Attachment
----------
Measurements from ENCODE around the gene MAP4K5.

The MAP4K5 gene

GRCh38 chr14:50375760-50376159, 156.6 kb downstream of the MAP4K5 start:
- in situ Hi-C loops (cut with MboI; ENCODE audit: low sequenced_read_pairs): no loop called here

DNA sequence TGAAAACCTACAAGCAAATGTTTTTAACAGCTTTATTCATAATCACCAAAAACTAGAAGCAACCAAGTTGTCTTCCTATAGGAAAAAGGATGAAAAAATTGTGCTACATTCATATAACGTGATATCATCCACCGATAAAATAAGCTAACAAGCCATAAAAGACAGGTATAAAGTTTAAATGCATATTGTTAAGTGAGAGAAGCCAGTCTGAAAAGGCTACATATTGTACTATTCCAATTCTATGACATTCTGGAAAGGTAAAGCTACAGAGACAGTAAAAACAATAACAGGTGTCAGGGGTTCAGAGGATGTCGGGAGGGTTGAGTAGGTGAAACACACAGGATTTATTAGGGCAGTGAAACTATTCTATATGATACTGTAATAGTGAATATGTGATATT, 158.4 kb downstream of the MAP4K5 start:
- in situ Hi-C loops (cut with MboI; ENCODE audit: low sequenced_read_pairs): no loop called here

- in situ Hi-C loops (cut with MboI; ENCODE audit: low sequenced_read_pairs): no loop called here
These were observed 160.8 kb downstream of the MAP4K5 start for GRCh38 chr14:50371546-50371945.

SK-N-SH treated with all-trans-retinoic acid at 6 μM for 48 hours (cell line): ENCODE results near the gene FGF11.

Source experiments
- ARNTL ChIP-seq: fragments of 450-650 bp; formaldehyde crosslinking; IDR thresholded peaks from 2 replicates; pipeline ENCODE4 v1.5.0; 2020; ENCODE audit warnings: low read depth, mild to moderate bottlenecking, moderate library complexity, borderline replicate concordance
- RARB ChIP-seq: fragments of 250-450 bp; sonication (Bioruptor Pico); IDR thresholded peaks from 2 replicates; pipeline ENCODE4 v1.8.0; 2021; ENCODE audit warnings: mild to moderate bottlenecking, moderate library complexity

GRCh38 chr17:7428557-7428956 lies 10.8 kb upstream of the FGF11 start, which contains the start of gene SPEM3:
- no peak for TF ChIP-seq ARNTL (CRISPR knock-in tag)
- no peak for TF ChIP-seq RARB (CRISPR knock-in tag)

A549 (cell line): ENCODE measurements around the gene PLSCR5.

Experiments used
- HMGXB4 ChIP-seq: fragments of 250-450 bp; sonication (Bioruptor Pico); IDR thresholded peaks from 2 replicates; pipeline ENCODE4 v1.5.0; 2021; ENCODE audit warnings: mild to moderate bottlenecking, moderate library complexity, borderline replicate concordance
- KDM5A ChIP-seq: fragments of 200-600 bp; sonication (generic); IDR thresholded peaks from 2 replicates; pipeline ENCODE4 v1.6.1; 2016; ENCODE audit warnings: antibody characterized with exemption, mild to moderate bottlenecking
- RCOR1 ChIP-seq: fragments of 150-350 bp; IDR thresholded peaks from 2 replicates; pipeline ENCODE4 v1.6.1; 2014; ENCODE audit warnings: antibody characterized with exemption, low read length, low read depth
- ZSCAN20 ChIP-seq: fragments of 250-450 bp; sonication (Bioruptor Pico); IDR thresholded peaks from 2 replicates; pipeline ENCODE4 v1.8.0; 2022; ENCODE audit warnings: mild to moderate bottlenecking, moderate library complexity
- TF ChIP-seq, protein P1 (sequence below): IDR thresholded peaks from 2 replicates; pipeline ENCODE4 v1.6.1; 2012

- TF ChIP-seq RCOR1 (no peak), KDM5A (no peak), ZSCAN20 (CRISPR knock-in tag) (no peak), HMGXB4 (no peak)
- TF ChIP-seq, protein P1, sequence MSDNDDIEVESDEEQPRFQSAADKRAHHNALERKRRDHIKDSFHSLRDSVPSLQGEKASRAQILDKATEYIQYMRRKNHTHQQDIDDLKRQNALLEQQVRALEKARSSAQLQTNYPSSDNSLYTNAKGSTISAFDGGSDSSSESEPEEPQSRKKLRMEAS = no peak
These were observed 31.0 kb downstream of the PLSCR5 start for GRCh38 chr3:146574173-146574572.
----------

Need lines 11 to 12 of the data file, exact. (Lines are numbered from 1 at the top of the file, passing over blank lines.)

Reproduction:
- ARNTL ChIP-seq: fragments of 450-650 bp; formaldehyde crosslinking; IDR thresholded peaks from 2 replicates; pipeline ENCODE4 v1.5.0; 2020; ENCODE audit warnings: low read depth, mild to moderate bottlenecking, moderate library complexity, borderline replicate concordance
- RARB ChIP-seq: fragments of 250-450 bp; sonication (Bioruptor Pico); IDR thresholded peaks from 2 replicates; pipeline ENCODE4 v1.8.0; 2021; ENCODE audit warnings: mild to moderate bottlenecking, moderate library complexity